I don't pay a penny on my mortgage repayments as a first-time buyer and live-in landlord

FIRST-TIME buyer Elliot Kemp doesn't pay a penny on his monthly mortgage repayments for his three-bed flat in London by renting out his two spare bedrooms.

The 29-year-old charges his two lodgers £1,200 each for their rooms, which include an en-suite, and this covers his £1,800 monthly repayments.

He even makes a healthy profit, around £3,000 a year, from being a landlord.

But paying for a big flat in the city came with a big price tag.

Elliot forked out a whopping £370,000 deposit for his first home – half the value of the flat – to secure his new-build flat when he bought it in February this year.

Originally he wasn't looking for such a large place.

When he got serious about buying his own place in March last year, he budgeted £500,000 for a two-bed flat using money he had already saved up over eight years.

But after his grandma tragically passed away months later after falling victim to the deadly Covid virus, Elliot inherited £200,000 – and realised he could buy somewhere bigger.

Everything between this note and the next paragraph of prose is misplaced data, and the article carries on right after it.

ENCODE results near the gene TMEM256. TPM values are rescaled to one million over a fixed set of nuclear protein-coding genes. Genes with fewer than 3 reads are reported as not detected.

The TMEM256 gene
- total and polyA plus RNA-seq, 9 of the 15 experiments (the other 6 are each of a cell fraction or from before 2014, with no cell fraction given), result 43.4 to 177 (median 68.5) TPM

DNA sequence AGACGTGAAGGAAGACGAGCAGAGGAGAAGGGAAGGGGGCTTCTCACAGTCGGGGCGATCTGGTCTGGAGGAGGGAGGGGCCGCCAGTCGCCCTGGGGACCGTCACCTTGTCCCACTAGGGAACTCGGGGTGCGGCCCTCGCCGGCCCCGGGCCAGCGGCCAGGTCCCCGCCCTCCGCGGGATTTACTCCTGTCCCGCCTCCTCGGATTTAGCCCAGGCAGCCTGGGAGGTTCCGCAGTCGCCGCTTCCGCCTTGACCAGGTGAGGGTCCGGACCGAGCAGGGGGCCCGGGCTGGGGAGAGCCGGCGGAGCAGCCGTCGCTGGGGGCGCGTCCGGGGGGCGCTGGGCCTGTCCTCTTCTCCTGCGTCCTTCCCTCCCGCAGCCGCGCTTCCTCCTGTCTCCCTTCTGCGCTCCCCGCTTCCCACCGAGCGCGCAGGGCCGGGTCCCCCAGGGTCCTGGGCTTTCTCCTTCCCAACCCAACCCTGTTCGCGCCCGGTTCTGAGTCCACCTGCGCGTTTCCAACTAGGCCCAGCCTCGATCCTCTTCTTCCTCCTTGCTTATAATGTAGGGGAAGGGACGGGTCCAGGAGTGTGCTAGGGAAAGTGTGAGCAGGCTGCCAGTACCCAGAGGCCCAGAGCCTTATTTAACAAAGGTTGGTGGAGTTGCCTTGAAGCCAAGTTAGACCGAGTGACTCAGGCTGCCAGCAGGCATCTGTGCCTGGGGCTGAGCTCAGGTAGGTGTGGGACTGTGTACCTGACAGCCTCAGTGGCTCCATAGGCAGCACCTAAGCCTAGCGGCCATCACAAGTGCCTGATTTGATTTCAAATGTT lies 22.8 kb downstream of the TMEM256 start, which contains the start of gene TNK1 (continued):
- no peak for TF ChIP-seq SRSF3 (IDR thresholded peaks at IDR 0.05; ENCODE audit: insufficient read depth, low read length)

After crunching the numbers, Elliot worked out that bagging a three-bed flat and renting out the spare two bedrooms meant that his monthly mortgage repayments would be fully covered.

He reserved a three-bed flat in Whitechapel in November last year after finding a property that he "fell in love" with.

His mortgage repayments are £1,800 a month – exactly the same amount of money he was planning to pay for a flat-share before the pandemic hit and his house hunting journey began.

Elliot makes £80,000 a year, and was also given an extra £20,000 from his parents to put towards the cost of the deposit.

He moved in just days after completing in late February this year.

We caught up with Elliot for The Sun’s My First Home series to see how he’s fairing as a London landlord.